Saturday, 29 March 2008

So much for make-believe

I have to give it to them, Shimmer Magazine were very quick to respond when I sent them RWBW. I only wish that they had accepted it. Editor Beth sent it back with the comment

"I've read quite a few stories where priests consider their faith; it's really hard to make such a classic story feel fresh."

A fair enough comment, I suppose. If that's how she felt about my story then that's how she felt. It was only to be expected as they have a long list of things that they don't want to see which will make me scrutinise their magazine much harder next time to find out exactly what it is they do want. They seem awfully picky (would I be saying that had they accepted? Perhaps not.).

The worrying thing about the comment, I guess, is that her comment which can be summarised as 'your story isn't original' is near the opposite of what Murky Depths said about the same story 'fairly original,' (or something).

It's strange having my work getting such mixed comments, so which of them is right? It's bringing a lot of worries to the surface about the novel. How will agents and editors look at it and decide whether it's good enough? All these writing tips pages say to get it as good as you can. But how good do they mean? I can keep writing and fixing and drafting but will it still get rejected if it has, say, 15 minor errors like typos and misplaced punctuation? Will it then get rejected, commentless, leaving me to wonder why it got rejected when all it needs is a slightly better copy edit rather than an extensive rewrite? Is it like a driving test? One major mistake or fifteen minors and you fail?

I can only try my best in the end but still it's causing me some concern at the moment. Plus, as each rejection comes and goes I'm becoming less and less enamoured with the stories doing the rounds at the moment and I don't think the next batch are any good either. Maybe the third generation shorts will have potential....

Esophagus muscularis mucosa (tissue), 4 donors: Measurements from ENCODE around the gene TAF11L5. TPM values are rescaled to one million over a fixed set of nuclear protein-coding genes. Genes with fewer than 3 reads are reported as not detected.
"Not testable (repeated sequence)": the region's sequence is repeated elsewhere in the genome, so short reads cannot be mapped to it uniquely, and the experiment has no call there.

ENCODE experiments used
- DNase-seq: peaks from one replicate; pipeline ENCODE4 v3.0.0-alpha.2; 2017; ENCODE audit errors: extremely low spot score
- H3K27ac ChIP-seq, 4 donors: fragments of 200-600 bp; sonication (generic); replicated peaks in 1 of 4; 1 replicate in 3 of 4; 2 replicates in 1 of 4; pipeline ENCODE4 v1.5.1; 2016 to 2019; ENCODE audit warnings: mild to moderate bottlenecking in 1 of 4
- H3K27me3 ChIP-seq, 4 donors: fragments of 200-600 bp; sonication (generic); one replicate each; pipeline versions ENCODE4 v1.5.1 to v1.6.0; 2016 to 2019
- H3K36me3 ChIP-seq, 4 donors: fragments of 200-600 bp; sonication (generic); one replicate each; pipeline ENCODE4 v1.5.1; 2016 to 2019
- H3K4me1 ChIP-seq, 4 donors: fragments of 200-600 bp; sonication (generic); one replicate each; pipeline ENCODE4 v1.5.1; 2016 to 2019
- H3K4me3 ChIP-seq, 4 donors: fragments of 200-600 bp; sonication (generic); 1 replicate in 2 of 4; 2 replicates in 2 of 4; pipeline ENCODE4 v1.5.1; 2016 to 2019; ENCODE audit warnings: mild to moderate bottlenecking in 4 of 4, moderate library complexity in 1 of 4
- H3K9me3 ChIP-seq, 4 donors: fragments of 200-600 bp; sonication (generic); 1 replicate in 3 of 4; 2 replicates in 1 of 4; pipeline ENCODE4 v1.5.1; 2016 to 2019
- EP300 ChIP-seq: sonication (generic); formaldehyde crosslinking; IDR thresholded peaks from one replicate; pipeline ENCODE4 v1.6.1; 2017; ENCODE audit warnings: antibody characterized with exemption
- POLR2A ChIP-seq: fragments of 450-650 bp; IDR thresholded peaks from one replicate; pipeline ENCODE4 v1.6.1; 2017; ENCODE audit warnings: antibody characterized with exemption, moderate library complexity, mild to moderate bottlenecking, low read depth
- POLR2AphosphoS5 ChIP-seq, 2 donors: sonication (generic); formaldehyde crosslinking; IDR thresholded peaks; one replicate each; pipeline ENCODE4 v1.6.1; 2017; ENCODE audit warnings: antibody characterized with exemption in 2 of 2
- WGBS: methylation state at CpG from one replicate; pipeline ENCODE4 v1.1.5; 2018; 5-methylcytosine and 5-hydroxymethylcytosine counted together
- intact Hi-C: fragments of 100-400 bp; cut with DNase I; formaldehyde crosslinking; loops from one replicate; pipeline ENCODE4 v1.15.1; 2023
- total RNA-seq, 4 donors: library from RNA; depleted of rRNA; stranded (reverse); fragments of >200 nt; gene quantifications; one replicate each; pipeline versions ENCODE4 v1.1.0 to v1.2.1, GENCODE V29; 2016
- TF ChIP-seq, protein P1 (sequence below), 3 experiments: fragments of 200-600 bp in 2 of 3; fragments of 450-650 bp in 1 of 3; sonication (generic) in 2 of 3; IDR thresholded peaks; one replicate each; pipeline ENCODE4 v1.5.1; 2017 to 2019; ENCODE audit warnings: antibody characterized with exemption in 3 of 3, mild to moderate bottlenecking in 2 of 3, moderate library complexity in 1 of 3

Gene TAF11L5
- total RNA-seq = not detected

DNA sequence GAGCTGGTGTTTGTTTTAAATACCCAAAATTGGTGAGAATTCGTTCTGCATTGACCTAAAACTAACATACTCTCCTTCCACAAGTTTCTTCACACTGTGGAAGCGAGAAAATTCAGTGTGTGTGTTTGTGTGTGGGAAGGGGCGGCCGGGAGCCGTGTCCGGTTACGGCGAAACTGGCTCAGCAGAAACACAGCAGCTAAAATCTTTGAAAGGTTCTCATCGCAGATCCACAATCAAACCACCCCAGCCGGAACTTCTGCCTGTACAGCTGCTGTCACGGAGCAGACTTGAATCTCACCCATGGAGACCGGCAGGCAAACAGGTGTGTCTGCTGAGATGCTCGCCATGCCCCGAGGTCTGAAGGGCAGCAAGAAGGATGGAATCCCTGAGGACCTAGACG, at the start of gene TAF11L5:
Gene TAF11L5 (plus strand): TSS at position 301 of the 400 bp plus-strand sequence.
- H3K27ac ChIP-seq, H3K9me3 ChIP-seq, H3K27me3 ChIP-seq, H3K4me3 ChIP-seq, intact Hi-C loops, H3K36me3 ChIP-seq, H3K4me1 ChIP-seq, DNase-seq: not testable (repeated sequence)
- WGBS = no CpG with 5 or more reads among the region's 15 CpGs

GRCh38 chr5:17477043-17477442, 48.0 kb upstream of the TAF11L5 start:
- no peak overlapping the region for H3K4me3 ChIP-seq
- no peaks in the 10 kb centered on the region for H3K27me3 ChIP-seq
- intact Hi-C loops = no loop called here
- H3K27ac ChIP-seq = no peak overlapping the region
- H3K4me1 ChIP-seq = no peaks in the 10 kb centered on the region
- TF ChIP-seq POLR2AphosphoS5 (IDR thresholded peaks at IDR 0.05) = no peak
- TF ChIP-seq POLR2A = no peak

Oh well, bugger it. Back to work.

Thanks for reading.

Tuesday, 25 March 2008

So that was Easter

I blinked and I missed it!

Posting a little late this week, I spent the holiday at my parents. Nice to be with my family again and see a few friends I've not seen in a while, but I always get stressed because I don't have a writing nook, a little quiet sanctuary to hide away in when I need to get my writing done.

The novel is getting along, a few more chapters as good as I can make them for now. There are still a few scenes I'm not 100% on but hopefully if I look at them again in a few months I'll either have forgotten why I didn't like them or have come up with a solution. Anyway, I'm hoping Act One is almost finished (I mean it this time) and I'm looking forward to getting stuck into Act Two.

Weird Tales rejected me, perhaps I'm aiming too high submitting to these high-end mags... Nah, you gotta aim high otherwise what's the point? So RWBW has gone to Shimmer Magazine.

Only a quick post today. Things are simply ticking over.

Thanks for reading.

Monday, 17 March 2008

Shake it all about

There's nothing much to report at the moment. The weekend was very productive, scenes were rewritten and now I'm reading through them adding in a few details here and there, taking out or replacing a few words that I didn't feel were exactly right.